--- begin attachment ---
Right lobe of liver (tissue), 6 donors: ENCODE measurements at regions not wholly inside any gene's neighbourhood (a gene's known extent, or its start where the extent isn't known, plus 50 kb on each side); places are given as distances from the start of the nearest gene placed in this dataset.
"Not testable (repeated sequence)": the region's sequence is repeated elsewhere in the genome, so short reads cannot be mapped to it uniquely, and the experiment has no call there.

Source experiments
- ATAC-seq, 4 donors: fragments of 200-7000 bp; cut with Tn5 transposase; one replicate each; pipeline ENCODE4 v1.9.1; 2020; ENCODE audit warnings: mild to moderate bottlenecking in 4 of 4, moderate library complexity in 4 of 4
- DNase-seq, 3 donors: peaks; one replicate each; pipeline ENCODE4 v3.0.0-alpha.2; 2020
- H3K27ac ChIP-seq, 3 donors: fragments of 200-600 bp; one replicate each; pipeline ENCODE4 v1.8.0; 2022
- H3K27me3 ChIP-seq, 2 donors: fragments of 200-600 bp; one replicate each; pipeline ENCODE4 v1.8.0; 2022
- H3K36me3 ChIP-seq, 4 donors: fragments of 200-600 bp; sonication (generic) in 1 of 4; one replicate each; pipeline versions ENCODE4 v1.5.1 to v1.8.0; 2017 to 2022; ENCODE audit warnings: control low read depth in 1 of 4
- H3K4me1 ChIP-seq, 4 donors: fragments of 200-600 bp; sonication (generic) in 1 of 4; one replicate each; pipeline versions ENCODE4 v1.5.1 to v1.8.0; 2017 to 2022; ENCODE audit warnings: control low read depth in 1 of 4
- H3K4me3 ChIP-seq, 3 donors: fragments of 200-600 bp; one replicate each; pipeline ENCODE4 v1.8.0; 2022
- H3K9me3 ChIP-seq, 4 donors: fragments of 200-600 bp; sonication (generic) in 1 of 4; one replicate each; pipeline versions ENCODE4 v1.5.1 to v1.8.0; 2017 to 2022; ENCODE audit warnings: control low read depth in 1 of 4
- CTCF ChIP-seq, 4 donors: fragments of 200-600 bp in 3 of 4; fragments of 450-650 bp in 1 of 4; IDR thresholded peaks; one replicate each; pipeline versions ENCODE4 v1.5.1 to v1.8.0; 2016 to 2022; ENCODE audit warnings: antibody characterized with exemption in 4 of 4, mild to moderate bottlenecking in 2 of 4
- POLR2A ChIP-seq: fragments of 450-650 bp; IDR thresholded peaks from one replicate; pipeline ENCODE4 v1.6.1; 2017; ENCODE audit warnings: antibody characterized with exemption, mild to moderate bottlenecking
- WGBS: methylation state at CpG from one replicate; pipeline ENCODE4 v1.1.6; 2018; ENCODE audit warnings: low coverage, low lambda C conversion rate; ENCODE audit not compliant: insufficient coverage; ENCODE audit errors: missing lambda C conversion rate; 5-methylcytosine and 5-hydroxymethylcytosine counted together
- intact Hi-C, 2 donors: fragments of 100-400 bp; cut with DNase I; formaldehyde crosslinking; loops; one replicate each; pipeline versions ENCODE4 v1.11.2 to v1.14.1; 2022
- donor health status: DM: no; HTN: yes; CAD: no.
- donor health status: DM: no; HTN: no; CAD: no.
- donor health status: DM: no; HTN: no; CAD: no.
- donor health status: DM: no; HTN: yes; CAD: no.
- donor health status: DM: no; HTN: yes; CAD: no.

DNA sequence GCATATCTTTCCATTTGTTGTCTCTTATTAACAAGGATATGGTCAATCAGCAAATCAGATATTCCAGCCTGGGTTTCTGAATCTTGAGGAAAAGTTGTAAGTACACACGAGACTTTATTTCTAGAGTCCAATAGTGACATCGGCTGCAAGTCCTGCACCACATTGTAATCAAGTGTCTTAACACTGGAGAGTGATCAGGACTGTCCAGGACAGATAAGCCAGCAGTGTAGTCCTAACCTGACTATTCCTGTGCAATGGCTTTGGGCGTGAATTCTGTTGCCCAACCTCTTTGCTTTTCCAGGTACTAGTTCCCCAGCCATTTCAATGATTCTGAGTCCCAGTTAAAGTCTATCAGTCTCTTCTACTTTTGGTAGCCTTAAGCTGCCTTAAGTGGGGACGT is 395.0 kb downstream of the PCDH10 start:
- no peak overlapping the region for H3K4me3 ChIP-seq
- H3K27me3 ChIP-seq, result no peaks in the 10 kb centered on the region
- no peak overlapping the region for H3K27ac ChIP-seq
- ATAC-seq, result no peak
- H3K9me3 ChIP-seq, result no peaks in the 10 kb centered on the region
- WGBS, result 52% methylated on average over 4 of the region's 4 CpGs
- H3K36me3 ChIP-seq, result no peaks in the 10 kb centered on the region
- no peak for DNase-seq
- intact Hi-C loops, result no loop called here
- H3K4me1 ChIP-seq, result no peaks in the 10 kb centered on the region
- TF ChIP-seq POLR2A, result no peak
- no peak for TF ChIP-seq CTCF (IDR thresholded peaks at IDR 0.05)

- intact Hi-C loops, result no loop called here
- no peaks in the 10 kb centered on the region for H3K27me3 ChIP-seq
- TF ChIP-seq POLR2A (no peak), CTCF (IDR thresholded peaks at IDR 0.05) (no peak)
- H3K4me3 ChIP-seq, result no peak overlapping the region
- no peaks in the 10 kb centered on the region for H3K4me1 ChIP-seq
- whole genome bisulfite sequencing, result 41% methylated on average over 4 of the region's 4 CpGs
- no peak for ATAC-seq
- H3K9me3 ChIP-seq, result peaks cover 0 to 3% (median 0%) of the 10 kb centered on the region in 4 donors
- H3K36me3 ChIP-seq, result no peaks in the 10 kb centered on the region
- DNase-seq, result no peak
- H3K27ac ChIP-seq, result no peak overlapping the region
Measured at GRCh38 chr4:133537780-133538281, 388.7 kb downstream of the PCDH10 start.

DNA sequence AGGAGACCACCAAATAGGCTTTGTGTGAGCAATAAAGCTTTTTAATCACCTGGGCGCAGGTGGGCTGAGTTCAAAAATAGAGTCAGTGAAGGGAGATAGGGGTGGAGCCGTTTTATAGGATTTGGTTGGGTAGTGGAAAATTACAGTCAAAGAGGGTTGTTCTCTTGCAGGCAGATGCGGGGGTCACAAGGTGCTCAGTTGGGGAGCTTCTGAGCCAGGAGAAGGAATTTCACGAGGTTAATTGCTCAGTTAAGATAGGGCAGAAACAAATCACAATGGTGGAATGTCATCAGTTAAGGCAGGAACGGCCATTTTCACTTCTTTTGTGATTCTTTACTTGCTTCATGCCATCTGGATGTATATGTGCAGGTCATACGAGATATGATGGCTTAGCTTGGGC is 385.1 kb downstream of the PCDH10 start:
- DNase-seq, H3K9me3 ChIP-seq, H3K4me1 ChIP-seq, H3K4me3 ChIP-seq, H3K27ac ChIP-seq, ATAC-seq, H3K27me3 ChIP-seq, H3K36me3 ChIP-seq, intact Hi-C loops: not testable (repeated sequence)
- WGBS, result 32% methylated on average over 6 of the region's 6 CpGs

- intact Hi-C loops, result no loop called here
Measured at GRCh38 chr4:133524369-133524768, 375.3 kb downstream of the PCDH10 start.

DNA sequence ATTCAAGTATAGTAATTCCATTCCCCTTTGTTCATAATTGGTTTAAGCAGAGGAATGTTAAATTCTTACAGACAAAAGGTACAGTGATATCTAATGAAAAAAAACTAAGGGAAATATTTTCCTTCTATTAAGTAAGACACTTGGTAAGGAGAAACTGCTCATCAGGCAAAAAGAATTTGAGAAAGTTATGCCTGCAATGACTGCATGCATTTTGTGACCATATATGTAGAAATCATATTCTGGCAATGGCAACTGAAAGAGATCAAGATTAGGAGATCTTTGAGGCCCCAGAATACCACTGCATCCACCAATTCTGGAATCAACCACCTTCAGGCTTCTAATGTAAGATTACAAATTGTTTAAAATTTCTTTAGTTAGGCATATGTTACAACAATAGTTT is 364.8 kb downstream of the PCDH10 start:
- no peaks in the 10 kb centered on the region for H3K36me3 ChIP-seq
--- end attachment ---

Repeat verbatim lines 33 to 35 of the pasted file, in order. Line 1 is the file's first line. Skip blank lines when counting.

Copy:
- no peak for TF ChIP-seq CTCF (IDR thresholded peaks at IDR 0.05)

- intact Hi-C loops, result no loop called here
- no peaks in the 10 kb centered on the region for H3K27me3 ChIP-seq